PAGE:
Tax Refunds Are Bad!
In case you didn’t know it, it’s tax season and it’s time to claim your tax refund. File early so you can get your refund back and use it to buy a new color TV. I have seen advertisements in the past calling this time of year, Refund Season. Blah, blah, blah!! Stop! I think tax refunds are bad and should be avoided. Here are a couple of ideas that might help.
What is a Tax Refund?
A tax refund is a reimbursement of an excess amount paid to either the federal or state government. A lot of people look at their tax refund as some kind of bonus, when in fact, all you have done is make the government an interest free loan. Maybe it wouldn’t be so bad if it were reciprocal but if you owe the government because of underpayment, you are charged penalties and interest. As a person with my own business, I have to make quarterly estimated payments and if the government doesn’t get their money every 3 months, they charge penalty and interest for that as well.
So what we have here is an unfair game. I give you too much money and at the end of the game you simply give me my money back. I don’t give you enough money and at the end of the game I owe you the money plus penalty plus interest.
During the 2020 tax filing season there were 168.7 million tax returns filed. Of those, 125.3 million received a tax refund totaling 317.7 billion dollars. For dramatic effect that is $317,700,000,000.00! That’s a lot of interest free loaning going on in the United States. 74% of the tax returns filed gave out a no penalty, interest free loan to the government.
Is There a Better Way?
Well, of course there is. First get it out of your head that you’re getting some kind of bonus. All they’re doing is giving you your own money back without paying to use it. That’s just wrong. The second thing I hear is people saying, they don’t want to owe taxes. That’s fine, but don’t give them too much.
How can you fix this problem? Probably the easiest thing to do is ask your accountant how much you should withhold from each check. For most people who receive a salary and have taxes withheld, they claim a certain number of deductions on their W4. Ask your accountant how many you should claim so you get a close to a zero refund as possible.
Another idea is to see how much you actually owed in the previous year. Then go to your human resource or payroll department and have them hold out the proper amount from each paycheck. Let’s say, last year you paid $25,000 in taxes and you get paid every two weeks. In that case you would divide $25,000 by 26 and get $961.54. Tell the payroll person you want $961.54 withheld from each check so you end up owing 0.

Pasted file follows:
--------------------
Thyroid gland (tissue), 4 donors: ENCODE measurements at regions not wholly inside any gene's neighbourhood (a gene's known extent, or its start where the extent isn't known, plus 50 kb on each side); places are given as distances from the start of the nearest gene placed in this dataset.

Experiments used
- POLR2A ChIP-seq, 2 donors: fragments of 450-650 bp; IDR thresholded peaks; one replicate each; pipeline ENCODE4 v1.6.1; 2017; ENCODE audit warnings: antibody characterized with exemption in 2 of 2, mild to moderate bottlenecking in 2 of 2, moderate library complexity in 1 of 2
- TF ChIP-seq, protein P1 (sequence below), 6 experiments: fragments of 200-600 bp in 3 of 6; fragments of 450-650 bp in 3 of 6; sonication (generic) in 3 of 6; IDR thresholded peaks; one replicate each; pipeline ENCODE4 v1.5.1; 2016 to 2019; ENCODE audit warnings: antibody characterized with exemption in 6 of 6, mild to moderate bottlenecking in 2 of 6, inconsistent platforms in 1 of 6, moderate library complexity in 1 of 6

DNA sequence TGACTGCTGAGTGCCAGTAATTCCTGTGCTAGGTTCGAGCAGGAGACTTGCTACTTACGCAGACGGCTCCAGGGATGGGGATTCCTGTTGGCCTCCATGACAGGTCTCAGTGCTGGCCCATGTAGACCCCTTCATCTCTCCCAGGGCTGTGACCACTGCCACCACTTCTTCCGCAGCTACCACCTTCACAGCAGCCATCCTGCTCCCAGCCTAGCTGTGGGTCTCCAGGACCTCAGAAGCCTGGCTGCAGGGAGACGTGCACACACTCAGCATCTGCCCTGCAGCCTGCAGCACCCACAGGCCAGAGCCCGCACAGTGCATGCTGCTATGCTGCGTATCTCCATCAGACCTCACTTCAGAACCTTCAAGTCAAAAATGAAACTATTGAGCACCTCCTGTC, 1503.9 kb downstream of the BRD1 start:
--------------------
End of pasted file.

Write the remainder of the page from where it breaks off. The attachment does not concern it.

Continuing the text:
What should you do if you’re like me and have to make quarterly estimates? There are two different types of tax rates. Marginal tax rates and effective tax rates. The effective tax rate is the actual amount of money you pay in taxes divided by your income. The marginal tax rate is the tax rate imposed on your last dollar of income.
In our previous example of someone owing $25,000 in federal taxes, their income might be close to $175,000 which would put them in the in the first part of the 24% marginal tax bracket for married, filing jointly. Their effective tax rate is closer to 14%. Here is how I use my YNAB budgeting program to help save for our quarterly estimates.
I look at what I actually paid in both federal and state taxes in the previous year then divide that by my adjusted gross income. That is how I figure out my effective tax rate. Then, every time I get paid, I multiply that amount by my effective tax rate and put that into my budgeting category for taxes. That way, when it’s time to pay the quarterly estimates, I have put the money aside and can send Uncle Sam his money and avoid the penalties and interest for underpayment.
People often talk about what “tax bracket” they are in, but they are talking about the marginal tax bracket. It’s not the amount they are actually paying in taxes. Maybe that could be a reason that 74% of taxpayers receive a tax refund. I’m not sure.
Bad Loan Terms
One of my connections on LinkedIn posted this question. Would you put your money in a savings account that paid you 0% interest and only allowed you to access your money once a year? Of course not, but that’s what 125.3 million taxpayers did with 317.7 Billion with a B dollars. Don’t be one of those people. Figure out what you owe and pay only that. If you want to buy a new T.V., put a new T.V. category in your budget and add to the category every month.
Here are a couple of other ideas. Take the money that you were getting in a tax return and add it to your retirement plan each pay period. According to the IRS, the average tax refund is pretty close to $3000.00. If you take $250.00 per month and invest it for 20 years at 7% rate of return, you would have $130,991.35.
Or take the $250.00 per month and put it in the kid’s 529 plan. You could also use the $250.00 to build up your emergency fund. It’s not the 3-6 months of living expenses that you are “supposed” to have but it will cover a lot of the annoying broken dishwasher or I need new tires emergencies that 40% of Americans can’t cover without using their credit card.
Last one, I promise. With the pandemic and all of its attendant issues, people have started to think about their life insurance. Why not take some of that tax refund and use it to purchase the proper amount of life insurance? Most people are woefully underinsured and this could be a way to bump up your coverage without too much pain.
I’m Not a Fan
In case you couldn’t tell, I’m not a big fan of tax refunds. If you want to talk about some of these things, feel free to reach out to me. I love to talk about this stuff. As always, thanks for reading. KB